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Flooding From Second Tropical Storm Has Damaged More Homes, Businesses & The Erie Canal That Is Critical To Local Commerce & Tourism

To Repair The Damage And Help Small Business Owners and Homeowners Get Back On Their Feet, Schumer Will Fight To Secure As Much FEMA Aid As Possible

Schumer: New York Has Been Hit With Heavy Flooding Again, The Federal Government Must Lend a Helping Hand


Today, U.S. Senator Charles E. Schumer visited Amsterdam to get a firsthand look at the flood damage from the most recent tropical storm to hit Montgomery County, which comes on the heels of Hurricane Irene's destruction in the region. Schumer toured homes and businesses that have been severely damaged by the storms, such as Russo's Restaurant, and also made stops at the historic Guy Park Manor which has partially collapsed into the river, and Erie Canal Lock 11. During a tour of the damage, Schumer spoke with local officials about the federal government's assistance thus far, and was fully briefed on the community's additional needs from the federal government. Tropical Storm Lee has exacerbated what was already severe damage from Hurricane Irene in Montgomery County. The damage to Erie Canal locks and other canal infrastructure is of particular concern in the Capital Region, as the Canal serves as a vital route for commerce and tourism. Schumer successfully pushed for both public assistance and individual aid under Irene and will push for this aid to recover from Lee, as well as a boost in funding for the federal Disaster Relief Fund so that New York can tap into federal funds to help finance the recovery effort. In light of this second storm, Schumer is pushing for quick passage of an emergency bill to provide funding as quickly as possible.  

"From Hurricane Irene quickly followed by Tropical Storm Lee, Montgomery County has been dealt a onetwo punch from which it is suffering greatly," said Schumer. "The damage here in the Capital Region and along the Erie Canal is expansive and severe, and it's clear we need the full support of the federal government to help get things back on track. Now that an emergency declaration has been approved, I'm going to push for additional FEMA disaster assistance to help the Capital Region rebuild. FEMA needs to work closely with local officials, community leaders, and the Canal Corporation to rebuild canals, roads, bridges, utilities, and other infrastructure essential to the livelihood of the region. I will also push for the Disaster Relief Fund to be replenished as quickly as possible so that we can get to work rebuilding New York with all available resources."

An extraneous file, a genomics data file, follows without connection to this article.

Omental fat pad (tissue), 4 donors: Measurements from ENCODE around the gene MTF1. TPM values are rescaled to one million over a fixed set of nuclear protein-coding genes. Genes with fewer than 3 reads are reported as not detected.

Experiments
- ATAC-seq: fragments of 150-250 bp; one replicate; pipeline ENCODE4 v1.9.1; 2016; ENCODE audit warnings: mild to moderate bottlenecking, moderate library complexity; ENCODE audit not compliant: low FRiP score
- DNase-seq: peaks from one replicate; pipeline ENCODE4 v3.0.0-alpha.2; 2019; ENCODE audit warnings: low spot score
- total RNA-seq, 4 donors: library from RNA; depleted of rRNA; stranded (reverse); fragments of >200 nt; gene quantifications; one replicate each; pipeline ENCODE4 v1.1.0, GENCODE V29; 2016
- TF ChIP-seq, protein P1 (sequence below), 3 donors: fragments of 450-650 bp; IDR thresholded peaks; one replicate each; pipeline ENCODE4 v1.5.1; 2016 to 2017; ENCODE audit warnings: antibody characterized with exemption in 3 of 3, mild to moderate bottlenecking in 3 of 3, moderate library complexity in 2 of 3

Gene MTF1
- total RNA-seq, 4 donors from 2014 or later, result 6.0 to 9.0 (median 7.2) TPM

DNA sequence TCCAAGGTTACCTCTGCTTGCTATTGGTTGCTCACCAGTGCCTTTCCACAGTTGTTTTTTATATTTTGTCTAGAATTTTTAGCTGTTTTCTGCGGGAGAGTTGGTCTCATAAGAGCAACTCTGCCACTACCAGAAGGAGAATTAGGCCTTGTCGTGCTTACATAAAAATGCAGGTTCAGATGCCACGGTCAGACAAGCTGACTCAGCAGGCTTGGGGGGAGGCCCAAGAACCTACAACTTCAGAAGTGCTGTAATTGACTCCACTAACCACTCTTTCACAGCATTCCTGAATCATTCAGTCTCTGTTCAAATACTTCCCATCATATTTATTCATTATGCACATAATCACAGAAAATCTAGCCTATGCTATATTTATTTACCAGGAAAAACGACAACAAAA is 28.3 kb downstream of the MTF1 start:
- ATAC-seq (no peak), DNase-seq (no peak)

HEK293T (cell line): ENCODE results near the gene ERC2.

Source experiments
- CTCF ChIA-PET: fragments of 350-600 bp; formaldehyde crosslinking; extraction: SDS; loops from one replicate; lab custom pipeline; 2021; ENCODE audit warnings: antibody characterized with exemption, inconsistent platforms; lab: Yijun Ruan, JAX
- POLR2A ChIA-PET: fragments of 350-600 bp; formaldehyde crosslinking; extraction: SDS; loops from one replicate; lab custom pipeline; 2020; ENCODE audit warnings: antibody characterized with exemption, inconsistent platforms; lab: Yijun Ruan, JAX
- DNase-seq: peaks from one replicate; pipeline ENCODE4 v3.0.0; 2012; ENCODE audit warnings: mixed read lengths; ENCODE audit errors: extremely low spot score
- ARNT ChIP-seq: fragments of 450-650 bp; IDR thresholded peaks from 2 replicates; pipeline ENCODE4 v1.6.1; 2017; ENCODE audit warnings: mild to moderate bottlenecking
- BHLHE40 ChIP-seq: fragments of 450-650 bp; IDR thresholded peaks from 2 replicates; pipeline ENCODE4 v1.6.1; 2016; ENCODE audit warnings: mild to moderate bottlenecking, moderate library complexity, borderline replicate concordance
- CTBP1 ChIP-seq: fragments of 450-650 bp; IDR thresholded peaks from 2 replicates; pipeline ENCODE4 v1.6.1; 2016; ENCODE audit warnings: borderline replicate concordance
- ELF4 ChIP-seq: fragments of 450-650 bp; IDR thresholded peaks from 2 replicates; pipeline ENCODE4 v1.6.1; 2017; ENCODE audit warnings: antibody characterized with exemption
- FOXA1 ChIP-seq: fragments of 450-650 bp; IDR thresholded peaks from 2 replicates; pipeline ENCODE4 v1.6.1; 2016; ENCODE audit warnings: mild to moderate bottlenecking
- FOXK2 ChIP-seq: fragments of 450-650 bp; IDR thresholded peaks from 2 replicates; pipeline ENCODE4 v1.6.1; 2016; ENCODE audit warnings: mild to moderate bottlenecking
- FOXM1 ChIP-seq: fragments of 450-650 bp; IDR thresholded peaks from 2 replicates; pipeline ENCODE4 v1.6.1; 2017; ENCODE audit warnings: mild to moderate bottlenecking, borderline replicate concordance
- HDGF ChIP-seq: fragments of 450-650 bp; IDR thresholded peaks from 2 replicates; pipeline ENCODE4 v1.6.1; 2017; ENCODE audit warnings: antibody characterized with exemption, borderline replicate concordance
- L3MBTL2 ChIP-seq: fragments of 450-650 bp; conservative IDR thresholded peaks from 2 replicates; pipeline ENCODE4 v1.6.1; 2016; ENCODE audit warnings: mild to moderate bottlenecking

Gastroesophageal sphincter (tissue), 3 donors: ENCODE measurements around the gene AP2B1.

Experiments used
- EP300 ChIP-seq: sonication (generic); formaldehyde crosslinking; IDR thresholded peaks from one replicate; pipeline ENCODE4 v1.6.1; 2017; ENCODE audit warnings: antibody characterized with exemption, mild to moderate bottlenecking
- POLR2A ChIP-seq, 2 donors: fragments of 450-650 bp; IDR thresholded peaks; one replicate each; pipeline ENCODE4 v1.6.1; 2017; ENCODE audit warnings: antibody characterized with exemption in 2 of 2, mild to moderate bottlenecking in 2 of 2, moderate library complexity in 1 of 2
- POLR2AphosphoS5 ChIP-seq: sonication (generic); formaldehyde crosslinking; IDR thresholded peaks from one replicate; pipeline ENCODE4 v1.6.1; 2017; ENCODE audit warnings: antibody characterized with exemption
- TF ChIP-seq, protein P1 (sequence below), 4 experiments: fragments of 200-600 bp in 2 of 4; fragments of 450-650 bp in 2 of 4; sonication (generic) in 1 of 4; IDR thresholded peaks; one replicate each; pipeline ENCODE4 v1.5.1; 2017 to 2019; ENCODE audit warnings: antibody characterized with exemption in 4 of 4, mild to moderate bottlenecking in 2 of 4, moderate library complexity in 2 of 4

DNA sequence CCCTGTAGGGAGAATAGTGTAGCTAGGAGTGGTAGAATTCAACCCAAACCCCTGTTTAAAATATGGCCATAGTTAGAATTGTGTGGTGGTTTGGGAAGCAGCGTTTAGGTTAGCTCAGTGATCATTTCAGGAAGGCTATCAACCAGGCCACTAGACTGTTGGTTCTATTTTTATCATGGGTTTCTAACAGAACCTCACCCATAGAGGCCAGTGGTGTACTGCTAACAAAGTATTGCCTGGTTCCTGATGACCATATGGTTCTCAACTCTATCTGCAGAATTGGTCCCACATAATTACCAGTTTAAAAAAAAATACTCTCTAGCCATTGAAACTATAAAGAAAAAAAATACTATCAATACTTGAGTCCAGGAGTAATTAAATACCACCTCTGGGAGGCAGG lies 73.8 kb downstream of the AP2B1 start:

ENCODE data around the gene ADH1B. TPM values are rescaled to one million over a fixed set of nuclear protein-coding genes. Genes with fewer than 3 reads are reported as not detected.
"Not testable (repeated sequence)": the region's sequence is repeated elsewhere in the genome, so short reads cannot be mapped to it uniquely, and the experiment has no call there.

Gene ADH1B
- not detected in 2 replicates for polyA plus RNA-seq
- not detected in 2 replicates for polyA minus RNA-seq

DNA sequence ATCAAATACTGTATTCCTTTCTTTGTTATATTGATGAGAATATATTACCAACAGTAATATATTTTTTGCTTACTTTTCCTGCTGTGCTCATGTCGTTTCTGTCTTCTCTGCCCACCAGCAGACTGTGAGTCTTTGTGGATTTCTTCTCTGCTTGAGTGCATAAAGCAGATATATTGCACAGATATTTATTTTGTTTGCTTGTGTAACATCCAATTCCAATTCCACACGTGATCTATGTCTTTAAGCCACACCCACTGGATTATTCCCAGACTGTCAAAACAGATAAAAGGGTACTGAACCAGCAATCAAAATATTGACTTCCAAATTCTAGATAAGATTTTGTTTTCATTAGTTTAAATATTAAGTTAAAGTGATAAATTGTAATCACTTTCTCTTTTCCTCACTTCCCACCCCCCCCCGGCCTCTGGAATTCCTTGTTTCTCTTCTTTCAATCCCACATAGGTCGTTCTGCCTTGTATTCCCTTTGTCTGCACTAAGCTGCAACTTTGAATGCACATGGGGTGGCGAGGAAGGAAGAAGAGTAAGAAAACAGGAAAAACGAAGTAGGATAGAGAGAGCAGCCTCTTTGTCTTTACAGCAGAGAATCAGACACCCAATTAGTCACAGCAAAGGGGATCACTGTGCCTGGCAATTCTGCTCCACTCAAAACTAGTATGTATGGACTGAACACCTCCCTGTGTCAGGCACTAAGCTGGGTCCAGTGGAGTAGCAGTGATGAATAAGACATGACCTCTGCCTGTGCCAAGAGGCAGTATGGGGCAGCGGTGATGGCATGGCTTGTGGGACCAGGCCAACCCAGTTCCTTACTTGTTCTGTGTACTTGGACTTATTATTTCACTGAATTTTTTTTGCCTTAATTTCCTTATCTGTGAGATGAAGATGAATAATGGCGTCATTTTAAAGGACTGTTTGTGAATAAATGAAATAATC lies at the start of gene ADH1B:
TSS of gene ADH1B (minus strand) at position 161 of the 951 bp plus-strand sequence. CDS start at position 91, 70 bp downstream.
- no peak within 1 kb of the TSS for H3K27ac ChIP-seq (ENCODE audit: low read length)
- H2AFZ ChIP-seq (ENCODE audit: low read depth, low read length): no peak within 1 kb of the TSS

Tropical Storm Lee is the second storm to hit Upstate New York in recent weeks and hit many of the same towns in Montgomery County as Hurricane Irene, only exacerbating the devastation that had already occurred. A few towns, such as Canajoharie and St. Johnsville in the Western part of Montgomery County, have been hit by Tropical Storm Lee, but were not affected by Hurricane Irene. Schumer is pushing for a boost in funding for the federal Disaster Relief Fund so that New York can tap into federal funds to help finance the recovery effort immediately. Schumer will push for quick passage of an emergency bill to replenish the Disaster Relief Fund so that funding can be allocated more quickly to Capital Region homeowners and businesses. The U.S. Senate Appropriations Committee has approved the FY2012 Homeland Security Appropriations Bill, which determines funding levels for the disaster relief fund, however Schumer is pushing for this separate emergency bill to get disaster relief funds to New York more quickly.